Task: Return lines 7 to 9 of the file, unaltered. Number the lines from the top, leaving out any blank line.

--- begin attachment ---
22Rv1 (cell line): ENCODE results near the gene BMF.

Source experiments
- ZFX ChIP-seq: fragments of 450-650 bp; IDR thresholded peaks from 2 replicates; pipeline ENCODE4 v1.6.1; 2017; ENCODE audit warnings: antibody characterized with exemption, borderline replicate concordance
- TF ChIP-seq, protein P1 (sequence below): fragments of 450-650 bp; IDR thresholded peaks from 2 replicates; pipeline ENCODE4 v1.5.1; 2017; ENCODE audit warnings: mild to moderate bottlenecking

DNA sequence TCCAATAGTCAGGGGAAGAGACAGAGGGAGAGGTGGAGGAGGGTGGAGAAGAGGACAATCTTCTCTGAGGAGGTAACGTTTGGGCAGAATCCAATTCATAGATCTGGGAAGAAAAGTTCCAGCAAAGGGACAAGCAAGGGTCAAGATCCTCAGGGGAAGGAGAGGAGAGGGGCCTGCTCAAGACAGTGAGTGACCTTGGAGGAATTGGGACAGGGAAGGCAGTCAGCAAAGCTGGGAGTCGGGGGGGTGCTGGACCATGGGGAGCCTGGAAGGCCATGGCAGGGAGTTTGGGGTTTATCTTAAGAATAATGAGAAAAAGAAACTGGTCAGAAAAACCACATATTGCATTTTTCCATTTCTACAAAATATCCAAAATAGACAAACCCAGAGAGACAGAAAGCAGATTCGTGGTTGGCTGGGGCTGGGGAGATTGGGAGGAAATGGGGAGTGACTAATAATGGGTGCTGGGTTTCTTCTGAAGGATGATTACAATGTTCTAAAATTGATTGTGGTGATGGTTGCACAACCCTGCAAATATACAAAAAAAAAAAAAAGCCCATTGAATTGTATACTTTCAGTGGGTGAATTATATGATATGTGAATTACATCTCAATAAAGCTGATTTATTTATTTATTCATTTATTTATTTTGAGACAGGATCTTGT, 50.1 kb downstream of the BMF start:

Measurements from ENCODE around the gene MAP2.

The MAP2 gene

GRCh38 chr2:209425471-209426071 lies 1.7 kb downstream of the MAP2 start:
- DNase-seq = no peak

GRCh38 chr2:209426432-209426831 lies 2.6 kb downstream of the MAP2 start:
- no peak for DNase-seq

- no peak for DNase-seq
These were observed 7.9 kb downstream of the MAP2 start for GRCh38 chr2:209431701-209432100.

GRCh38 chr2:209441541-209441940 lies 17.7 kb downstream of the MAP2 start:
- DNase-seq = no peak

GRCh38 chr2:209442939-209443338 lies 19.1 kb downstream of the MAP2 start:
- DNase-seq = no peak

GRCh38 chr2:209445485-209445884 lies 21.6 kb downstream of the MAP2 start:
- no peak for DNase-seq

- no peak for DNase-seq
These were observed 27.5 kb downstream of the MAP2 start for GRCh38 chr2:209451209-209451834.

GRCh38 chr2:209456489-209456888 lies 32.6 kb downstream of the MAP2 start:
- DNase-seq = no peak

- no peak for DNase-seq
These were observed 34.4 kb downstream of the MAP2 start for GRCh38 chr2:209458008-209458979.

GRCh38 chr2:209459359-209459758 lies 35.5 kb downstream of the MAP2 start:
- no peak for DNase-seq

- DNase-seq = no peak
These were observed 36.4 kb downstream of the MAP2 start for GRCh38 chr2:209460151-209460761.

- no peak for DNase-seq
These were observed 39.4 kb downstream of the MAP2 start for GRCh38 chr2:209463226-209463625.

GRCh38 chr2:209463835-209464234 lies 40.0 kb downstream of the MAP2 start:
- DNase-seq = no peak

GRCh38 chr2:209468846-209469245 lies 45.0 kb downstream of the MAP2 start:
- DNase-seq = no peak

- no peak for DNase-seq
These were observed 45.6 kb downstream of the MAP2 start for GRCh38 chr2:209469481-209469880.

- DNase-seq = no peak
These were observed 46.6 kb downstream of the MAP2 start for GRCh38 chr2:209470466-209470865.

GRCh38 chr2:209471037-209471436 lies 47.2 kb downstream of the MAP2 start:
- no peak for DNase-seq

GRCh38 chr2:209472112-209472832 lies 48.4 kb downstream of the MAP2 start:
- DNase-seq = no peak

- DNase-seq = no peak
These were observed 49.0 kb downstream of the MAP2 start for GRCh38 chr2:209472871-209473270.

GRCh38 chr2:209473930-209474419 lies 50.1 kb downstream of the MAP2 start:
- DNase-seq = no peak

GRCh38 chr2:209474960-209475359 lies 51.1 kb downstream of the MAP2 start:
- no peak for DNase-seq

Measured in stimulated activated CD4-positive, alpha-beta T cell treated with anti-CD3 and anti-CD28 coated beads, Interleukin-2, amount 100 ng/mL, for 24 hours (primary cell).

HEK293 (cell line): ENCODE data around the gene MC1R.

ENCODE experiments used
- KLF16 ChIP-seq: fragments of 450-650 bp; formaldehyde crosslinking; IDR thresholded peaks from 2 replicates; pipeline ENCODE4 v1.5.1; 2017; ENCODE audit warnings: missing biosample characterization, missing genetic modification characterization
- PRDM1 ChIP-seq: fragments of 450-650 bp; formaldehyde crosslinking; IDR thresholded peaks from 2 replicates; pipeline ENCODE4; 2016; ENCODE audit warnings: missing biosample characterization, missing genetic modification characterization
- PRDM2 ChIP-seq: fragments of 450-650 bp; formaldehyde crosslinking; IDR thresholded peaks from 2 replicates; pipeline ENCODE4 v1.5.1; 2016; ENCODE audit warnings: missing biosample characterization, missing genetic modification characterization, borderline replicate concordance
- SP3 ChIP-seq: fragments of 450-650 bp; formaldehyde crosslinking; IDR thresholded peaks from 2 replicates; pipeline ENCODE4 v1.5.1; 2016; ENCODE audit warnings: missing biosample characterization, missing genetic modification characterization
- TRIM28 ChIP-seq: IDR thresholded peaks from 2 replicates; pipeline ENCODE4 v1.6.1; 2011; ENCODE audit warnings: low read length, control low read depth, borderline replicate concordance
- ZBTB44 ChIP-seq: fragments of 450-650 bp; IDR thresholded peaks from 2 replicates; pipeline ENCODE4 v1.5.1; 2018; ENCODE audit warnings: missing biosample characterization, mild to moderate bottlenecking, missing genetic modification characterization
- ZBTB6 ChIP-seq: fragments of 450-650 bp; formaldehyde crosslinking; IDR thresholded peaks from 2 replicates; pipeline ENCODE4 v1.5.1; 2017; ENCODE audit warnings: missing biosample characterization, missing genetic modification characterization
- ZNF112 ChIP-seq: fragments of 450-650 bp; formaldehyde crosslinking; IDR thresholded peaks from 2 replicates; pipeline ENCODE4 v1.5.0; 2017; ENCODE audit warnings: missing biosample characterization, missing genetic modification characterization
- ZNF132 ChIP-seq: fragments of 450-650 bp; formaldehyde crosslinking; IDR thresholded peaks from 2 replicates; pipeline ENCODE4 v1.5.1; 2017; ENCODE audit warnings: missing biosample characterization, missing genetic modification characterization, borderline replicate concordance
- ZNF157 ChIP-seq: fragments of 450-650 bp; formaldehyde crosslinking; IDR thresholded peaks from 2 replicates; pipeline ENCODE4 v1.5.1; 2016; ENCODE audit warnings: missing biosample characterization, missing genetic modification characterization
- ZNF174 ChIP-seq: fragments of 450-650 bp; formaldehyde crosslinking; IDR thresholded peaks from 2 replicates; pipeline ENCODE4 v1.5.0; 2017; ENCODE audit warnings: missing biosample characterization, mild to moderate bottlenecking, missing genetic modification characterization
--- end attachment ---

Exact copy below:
The MAP2 gene

GRCh38 chr2:209425471-209426071 lies 1.7 kb downstream of the MAP2 start:
- DNase-seq = no peak